As a young college student studying philosophy, Klein filled a notebook with short quotes from the world’s greatest thinkers, hoping to find some guidance on how to live the best life he could. Now, from the vantage point of his eighth decade, Klein revisits the wisdom he relished in his youth with this collection of philosophical gems, adding new ones that strike a chord with him at the end of his life.

His new book is Every Time I Find the Meaning of Life, They Change It: Wisdom of the Great Philosophers on How to Live.

  Elaine Sciolino, the former Paris Bureau Chief of the New York Times, invites us on a tour of her favorite Parisian street, offering an homage to street life and the pleasures of Parisian living.

While many cities suffer from the leveling effects of globalization, the rue des Martyrs maintains its distinct allure.

Sciolino reveals the charms and idiosyncrasies of this street and its longtime residents—the Tunisian greengrocer, the husband-and-wife cheesemongers, the showman who’s been running a transvestite cabaret for more than half a century, the owner of a 100-year-old bookstore, the woman who repairs eighteenth-century mercury barometers—bringing Paris alive in all of its unique majesty.

Elaine Sciolino’s new book is The Only Street In Paris: Life On The Rue Des Martyrs.

  As a journalist whose career spans three decades, CNN correspondent Tom Foreman has reported from the heart of war zones, riots, and natural disasters. He has interviewed serial killers and been in the line of fire. But the most terrifying moment of his life didn't occur on the job--it occurred at home, when his 18-year old daughter asked, "How would you feel about running a marathon with me?"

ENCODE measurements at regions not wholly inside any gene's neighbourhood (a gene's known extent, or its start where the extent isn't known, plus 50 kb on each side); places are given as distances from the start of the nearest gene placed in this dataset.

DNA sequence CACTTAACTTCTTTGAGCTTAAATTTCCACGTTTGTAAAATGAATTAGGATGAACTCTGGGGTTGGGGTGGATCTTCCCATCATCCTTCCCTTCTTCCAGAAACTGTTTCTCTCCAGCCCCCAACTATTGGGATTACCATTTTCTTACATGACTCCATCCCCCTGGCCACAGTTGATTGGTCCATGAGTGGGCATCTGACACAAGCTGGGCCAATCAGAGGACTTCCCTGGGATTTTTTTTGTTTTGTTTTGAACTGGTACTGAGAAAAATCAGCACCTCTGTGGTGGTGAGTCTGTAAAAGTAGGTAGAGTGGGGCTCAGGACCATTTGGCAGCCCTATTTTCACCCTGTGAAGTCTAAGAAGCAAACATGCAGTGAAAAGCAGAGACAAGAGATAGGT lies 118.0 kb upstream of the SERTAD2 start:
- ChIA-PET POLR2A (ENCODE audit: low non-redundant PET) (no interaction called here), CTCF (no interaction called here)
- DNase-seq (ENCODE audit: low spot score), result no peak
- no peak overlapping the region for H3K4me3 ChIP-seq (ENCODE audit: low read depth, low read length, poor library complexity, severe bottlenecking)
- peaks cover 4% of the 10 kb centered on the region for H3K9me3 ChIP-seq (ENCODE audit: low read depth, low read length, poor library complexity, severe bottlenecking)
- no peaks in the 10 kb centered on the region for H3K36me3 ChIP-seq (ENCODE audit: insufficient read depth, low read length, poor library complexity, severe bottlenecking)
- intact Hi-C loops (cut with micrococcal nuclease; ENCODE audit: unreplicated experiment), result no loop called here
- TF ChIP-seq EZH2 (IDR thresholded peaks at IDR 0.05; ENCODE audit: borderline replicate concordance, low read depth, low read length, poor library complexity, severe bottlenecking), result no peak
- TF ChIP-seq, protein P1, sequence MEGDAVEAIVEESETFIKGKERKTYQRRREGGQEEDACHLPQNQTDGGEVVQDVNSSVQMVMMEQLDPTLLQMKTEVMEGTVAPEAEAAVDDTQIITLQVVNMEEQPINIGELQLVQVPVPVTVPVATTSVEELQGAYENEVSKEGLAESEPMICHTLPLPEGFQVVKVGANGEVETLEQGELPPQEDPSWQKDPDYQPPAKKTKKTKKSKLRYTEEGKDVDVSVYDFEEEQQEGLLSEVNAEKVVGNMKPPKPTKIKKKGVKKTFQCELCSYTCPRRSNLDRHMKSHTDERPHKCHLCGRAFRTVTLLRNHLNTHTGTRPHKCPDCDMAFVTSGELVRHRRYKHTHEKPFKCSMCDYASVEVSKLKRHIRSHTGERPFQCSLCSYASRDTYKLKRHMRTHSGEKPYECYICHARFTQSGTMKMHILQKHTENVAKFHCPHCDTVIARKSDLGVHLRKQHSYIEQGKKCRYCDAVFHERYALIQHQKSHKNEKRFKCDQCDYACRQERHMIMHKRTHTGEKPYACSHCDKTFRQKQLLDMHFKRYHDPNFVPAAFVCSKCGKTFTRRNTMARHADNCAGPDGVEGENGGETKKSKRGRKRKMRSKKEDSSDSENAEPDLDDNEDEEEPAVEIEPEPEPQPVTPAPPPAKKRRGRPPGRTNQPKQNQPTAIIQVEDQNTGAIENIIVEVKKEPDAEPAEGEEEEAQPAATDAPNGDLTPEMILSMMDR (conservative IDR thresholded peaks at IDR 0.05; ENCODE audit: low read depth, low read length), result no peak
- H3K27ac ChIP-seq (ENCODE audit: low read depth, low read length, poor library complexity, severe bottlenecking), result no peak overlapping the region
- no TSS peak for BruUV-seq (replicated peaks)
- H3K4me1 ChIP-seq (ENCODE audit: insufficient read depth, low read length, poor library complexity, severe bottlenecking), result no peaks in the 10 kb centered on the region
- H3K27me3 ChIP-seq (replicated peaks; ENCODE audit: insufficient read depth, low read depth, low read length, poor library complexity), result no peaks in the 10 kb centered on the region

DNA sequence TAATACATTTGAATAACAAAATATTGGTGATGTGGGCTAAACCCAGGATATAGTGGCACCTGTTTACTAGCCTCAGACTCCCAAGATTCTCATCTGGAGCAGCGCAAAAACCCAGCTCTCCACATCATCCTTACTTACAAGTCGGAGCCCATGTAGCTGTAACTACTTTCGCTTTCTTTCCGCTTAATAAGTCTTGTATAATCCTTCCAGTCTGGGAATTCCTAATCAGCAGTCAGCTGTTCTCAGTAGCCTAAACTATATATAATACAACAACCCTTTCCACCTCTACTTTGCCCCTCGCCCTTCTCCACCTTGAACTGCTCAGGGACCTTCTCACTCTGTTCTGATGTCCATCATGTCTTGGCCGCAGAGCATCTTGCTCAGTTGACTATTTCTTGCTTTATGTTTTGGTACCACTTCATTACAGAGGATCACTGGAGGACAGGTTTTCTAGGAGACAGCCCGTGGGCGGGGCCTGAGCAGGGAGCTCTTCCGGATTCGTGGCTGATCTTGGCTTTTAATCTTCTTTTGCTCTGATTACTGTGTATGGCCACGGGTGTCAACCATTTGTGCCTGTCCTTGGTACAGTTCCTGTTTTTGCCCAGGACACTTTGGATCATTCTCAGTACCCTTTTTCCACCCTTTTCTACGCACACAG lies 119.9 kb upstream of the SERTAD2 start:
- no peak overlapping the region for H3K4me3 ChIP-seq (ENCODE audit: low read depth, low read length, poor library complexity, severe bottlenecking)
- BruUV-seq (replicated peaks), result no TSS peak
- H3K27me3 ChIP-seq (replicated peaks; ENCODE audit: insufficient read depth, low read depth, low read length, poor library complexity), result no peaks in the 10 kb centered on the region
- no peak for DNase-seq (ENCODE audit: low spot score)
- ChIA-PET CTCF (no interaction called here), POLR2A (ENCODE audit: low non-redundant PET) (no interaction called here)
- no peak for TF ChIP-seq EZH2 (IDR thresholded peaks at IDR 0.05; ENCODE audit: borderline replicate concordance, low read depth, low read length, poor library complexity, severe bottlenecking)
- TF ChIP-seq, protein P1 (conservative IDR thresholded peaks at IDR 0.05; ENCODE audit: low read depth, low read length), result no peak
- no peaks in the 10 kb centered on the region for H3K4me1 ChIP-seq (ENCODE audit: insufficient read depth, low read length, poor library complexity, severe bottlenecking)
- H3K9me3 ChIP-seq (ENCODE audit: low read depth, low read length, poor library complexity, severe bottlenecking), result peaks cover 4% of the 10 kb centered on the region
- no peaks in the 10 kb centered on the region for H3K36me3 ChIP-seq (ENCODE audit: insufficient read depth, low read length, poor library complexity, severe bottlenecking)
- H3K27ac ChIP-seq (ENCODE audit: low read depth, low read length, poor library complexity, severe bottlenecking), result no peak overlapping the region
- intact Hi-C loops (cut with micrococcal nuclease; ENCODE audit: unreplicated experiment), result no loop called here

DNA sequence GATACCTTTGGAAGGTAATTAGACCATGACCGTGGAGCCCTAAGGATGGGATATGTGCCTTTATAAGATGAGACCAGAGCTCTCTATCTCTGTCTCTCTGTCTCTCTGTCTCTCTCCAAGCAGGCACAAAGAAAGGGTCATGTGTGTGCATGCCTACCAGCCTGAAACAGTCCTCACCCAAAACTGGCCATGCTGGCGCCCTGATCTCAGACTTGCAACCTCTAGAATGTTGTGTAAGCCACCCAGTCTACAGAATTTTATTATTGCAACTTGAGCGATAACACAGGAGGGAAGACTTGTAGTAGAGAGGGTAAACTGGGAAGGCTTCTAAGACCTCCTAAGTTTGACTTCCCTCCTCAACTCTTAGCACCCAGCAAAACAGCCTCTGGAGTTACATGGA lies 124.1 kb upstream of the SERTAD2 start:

At the time, Foreman was approaching 51 years old, and his last marathon was almost 30 years behind him. The race was just sixteen weeks away, but Foreman reluctantly agreed. Training with his daughter, who had just started college, would be a great bonding experience, albeit a long and painful one.

He joins us to talk about the experience and the book he's written about it, My Year of Running Dangerously: A Dad, a Daughter, and a Ridiculous Plan

  Stephen King calls Abigail Thomas "the Emily Dickinson of memoirists."

Her latest book, What Comes Next and How to Like It, is an extraordinarily moving memoir about many things, but at the center is a steadfast friendship between Abigail Thomas and a man she met thirty-five years ago.

  Eat Pray Love made Elizabeth Gilbert one of the most read and beloved writers of our time. While Eat Pray Love was Gilbert’s personal memoir, many readers took it as stimulus to make changes, large and small, in their own lives.

In the decade since Eat Pray Love was published, people worldwide have sought further advice from Gilbert on how to lead a bold and creative life. Gilbert’s TED talk about creativity has nearly 10 million views, making it one of the most viewed TED talks of all time, and this past fall Gilbert went on tour with Oprah, speaking to over 100,000 people along the way.